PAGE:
Scotland weighs pros and cons of changing its national currency
National currency is often subject to periodic changes, which means financial institutions can benefit from keeping their coin counting machines up to date.
Recent talk of Scotland claiming independence from the United Kingdom has initiated several discussions about the future of the nation's money. According to the Shetland News, a daily U.K.-based publication, officials in Scotland are currently weighing three different options for how to handle the logistical details of the potential transition. The country could either retain the British pound as normal, join the European Union and use the euro, or create an entirely new form of currency. Because of economic uncertainty in the EU, the newspaper reported that Scotland's current governing party is pushing for the first option.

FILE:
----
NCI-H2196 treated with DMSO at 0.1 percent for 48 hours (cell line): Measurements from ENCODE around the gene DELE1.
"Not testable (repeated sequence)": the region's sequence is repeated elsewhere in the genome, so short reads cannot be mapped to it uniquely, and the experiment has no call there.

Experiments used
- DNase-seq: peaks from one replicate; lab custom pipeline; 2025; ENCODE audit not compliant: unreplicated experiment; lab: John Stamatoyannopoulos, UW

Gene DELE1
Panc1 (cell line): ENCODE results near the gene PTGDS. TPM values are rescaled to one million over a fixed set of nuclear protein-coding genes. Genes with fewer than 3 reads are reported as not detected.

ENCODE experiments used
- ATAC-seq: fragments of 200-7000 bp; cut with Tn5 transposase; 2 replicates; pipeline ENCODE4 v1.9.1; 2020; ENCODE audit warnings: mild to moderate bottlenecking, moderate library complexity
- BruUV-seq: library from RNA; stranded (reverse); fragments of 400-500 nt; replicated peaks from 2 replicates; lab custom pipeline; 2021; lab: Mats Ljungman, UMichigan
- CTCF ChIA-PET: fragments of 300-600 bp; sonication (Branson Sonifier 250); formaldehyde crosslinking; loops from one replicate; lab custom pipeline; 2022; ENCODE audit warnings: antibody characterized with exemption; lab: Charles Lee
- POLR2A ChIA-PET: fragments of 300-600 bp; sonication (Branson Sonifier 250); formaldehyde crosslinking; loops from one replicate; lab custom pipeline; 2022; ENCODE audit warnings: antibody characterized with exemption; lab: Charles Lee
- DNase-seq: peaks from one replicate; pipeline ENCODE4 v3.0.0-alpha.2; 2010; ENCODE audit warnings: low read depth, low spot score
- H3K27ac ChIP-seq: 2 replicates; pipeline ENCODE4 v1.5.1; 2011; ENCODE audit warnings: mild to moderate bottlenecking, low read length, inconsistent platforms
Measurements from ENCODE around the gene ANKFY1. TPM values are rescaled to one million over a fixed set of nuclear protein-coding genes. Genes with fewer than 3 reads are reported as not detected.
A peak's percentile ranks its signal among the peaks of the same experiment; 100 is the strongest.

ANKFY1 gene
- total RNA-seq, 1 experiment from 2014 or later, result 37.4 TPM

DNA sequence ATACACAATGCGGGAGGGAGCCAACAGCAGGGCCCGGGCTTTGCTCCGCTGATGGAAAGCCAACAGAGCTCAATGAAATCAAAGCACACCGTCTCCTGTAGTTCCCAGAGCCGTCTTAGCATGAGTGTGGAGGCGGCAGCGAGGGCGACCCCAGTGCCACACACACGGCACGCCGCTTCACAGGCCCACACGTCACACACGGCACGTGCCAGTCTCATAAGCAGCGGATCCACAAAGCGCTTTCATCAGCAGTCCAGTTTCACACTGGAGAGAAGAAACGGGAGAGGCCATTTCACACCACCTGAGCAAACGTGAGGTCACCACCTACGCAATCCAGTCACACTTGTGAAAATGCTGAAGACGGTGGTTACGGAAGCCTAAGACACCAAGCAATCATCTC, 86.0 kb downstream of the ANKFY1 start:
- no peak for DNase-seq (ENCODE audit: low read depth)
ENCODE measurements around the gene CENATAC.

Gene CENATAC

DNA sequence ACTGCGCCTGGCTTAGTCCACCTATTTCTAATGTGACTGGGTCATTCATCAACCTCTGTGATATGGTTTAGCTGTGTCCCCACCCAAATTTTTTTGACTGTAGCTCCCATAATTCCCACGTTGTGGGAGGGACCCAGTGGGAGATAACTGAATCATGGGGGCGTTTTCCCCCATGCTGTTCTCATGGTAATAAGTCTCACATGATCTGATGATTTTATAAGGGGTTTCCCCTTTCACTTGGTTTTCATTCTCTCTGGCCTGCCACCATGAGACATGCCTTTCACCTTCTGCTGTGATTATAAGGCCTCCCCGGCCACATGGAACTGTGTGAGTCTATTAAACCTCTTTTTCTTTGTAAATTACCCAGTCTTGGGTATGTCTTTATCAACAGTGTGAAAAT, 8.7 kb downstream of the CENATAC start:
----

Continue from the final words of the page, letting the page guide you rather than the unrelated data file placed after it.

A recent report from Reuters also indicated that switching to a new currency system would come with negative long-term economic impacts. For instance, both enterprises and households in an independent Scotland would likely incur 500 million pounds each year in added transaction-processing costs. The nation won't officially vote on the independence measure until September. However, the currency debate highlights the importance of keeping useful automated tools such as coin counting machines up to date so businesses and financial institutions can adapt to changes with relative ease.
April 15, 2014